Ray Allen Would Welcome Having Number Retired by Boston Celtics

Dan Favale@@danfavaleFeatured ColumnistMarch 20, 2014

CLEVELAND, OH - MARCH 18:  Ray Allen #34 of the Miami Heat stands on the court against the Cleveland Cavaliers at The Quicken Loans Arena on March 18, 2014 in Cleveland, Ohio. NOTE TO USER: User expressly acknowledges and agrees that, by downloading and/or using this Photograph, user is consenting to the terms and conditions of the Getty Images License Agreement. Mandatory Copyright Notice: Copyright 2014 NBAE (Photo by Joe Murphy/NBAE via Getty Images)
Joe Murphy/Getty Images

If it's any consolation prize to slighted Boston Celtics fans, Ray Allen is perfectly fine with having his jersey dangling from TD Garden's rafters one day.

It's not?

Alright, then.

Nearly two years after spurning Boston for the promise of championships, warm weather and golf outfits plucked right out of a crayon box, Allen returned to Beantown again Wednesday night, facing faint choruses of boos. But for those who care, he doesn't hold a grudge.

"Of course (a number retirement) would mean something," Allen said after the LeBron James-less Miami Heat fell to the Celtics, per the Boston Herald's Mark Murphy. "It would be one of the single greatest honors in my career."

Too soon, Ray. Too soon.

Remember when?
Remember when?Steve Babineau/Getty Images

The Celtics are still lamenting the departures of Kevin Garnett and Paul Pierce, who were shipped to the Brooklyn Nets in order to kick-start a painful rebuild. Boston is not yet in the business of honoring treacherous, championship-seeking shooting guards. 

That I'm only half-kidding is kind of serious.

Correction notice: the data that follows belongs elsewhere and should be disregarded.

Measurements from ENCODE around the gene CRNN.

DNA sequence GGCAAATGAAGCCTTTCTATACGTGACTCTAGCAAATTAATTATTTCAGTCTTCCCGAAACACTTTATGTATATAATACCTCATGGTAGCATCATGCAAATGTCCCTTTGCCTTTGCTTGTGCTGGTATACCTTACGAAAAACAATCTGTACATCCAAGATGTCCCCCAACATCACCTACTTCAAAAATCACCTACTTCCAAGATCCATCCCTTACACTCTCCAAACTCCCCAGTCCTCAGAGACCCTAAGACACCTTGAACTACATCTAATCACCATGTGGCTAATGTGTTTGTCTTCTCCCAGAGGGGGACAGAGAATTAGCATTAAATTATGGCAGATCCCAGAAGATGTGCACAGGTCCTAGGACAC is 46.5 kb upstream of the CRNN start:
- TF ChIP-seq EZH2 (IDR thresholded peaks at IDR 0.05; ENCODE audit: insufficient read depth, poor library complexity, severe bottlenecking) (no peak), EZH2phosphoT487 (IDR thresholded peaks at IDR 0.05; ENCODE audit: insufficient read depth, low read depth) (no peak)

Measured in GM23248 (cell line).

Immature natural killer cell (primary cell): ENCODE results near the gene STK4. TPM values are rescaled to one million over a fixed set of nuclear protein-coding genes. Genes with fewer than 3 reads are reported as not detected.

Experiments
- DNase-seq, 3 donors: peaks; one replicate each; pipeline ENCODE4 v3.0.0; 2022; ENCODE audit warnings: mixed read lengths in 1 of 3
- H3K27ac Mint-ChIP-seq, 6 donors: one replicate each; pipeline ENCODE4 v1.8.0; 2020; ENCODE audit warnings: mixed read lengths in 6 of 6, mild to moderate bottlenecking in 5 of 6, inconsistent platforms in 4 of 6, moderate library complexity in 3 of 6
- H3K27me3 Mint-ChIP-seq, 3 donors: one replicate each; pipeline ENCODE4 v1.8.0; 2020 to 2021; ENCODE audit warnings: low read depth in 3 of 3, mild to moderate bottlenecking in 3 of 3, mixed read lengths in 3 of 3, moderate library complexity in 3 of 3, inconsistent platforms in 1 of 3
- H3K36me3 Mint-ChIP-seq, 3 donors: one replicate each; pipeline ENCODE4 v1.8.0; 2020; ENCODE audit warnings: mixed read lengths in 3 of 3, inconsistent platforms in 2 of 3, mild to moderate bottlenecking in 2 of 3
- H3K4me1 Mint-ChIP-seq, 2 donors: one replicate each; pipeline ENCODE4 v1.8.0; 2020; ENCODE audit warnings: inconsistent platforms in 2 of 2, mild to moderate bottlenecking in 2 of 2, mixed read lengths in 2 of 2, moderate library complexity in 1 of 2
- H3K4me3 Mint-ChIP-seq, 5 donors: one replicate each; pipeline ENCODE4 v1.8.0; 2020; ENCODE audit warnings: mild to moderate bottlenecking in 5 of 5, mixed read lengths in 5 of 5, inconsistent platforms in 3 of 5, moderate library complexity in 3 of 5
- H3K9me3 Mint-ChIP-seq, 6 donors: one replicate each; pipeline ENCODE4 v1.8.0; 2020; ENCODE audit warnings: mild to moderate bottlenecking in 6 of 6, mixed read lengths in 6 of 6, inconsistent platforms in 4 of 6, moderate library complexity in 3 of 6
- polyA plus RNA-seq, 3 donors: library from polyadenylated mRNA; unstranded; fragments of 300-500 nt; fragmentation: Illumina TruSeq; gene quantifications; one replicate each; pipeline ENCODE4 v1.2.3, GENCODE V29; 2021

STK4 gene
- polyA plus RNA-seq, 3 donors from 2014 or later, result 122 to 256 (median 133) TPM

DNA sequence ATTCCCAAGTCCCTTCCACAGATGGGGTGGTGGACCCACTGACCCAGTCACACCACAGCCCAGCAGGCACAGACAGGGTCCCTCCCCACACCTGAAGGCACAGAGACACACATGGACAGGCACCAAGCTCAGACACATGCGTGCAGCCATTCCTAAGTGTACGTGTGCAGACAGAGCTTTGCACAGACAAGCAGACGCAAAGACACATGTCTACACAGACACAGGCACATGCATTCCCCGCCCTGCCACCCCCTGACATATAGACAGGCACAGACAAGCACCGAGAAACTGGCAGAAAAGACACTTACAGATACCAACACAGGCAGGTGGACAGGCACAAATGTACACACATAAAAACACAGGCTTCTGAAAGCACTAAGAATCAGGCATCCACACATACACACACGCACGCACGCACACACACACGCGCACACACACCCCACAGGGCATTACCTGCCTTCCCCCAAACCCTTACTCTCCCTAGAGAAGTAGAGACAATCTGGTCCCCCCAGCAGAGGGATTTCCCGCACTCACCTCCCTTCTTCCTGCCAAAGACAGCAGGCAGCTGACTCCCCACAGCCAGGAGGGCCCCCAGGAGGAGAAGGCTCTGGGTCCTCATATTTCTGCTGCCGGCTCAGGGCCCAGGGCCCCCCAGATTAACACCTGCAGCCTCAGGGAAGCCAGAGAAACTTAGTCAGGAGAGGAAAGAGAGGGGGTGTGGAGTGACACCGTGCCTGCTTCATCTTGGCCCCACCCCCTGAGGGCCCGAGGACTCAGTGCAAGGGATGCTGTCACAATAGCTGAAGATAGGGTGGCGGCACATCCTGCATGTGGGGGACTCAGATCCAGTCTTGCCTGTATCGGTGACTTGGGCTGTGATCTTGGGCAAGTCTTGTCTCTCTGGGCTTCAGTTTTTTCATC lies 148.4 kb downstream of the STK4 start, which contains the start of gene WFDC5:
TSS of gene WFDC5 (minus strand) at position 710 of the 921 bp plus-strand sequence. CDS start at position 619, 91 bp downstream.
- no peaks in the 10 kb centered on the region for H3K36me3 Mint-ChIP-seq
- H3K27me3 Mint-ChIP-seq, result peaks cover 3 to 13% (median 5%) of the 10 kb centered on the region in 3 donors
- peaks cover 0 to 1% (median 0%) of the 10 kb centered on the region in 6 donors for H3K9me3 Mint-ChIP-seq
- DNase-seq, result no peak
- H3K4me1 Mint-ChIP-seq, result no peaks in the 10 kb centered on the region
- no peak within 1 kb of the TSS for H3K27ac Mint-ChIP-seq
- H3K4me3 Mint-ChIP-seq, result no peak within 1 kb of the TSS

Unlike Garnett and Pierce's departure, Allen's exit was viewed as an act of betrayal. He was fiercely booed during his first return to Boston and later on in the 2012-13 campaign, receiving a mixed welcome from the crowd when a tribute video played.

Things became more awkward this past October when James took some shots at Garnett and Pierce, per ESPN's Brian Windhorst:

I think the first thing I thought was, 'Wow, Ray got killed for leaving Boston, and now these guys are leaving Boston.' I think it's OK; I didn't mind it. But there were a couple guys who basically [expletive] on Ray for leaving, and now they're leaving.

That's the nature of our business, man. I don't know what Boston was going through at the end of the day. I know Ray had to make the best decision for him and his family and his career. Doc, KG and Paul did that as well. You can't criticize someone who does something that's best for their family.

Garnett then responded in kind, via CBS Sports' Ken Berger:

More than a year later, tension still existed. It still exists. Murphy writes that Garnett and Pierce continue to "shun" Allen.

Time softens blows and heals most things, though. This could be one of those things.

Allen spent five seasons in Boston. He helped the team win a title. Now that the Celtics are rebuilding, the organization and its fans can finally move on. 

One day, Allen's jersey could be hanging from Boston's rafters, situated next to Garnett's and Pierce's. That could happen. 

It sort of has to if Garnett's is eventually retired, doesn't it? One additional year of service before ultimately leaving in the face of a rebuild—not completely unlike Allen did—cannot make him that much more valuable to Boston's legacy, can it? 

"I love this city, my family loves this city," Allen said, per Murphy. "It remains my home. We live only an hour from here, so it didn’t change. I know the people who understood me and the situation I was in. That’s what I cared about."

"I remember so many great things," he later added.

In due time, when Boston's former Big Three is removed from the NBA, one of those "great things" may include looking on as Allen's No. 20 jersey joins ranks that will inevitably include two players he once called teammates, whom he once considered friends.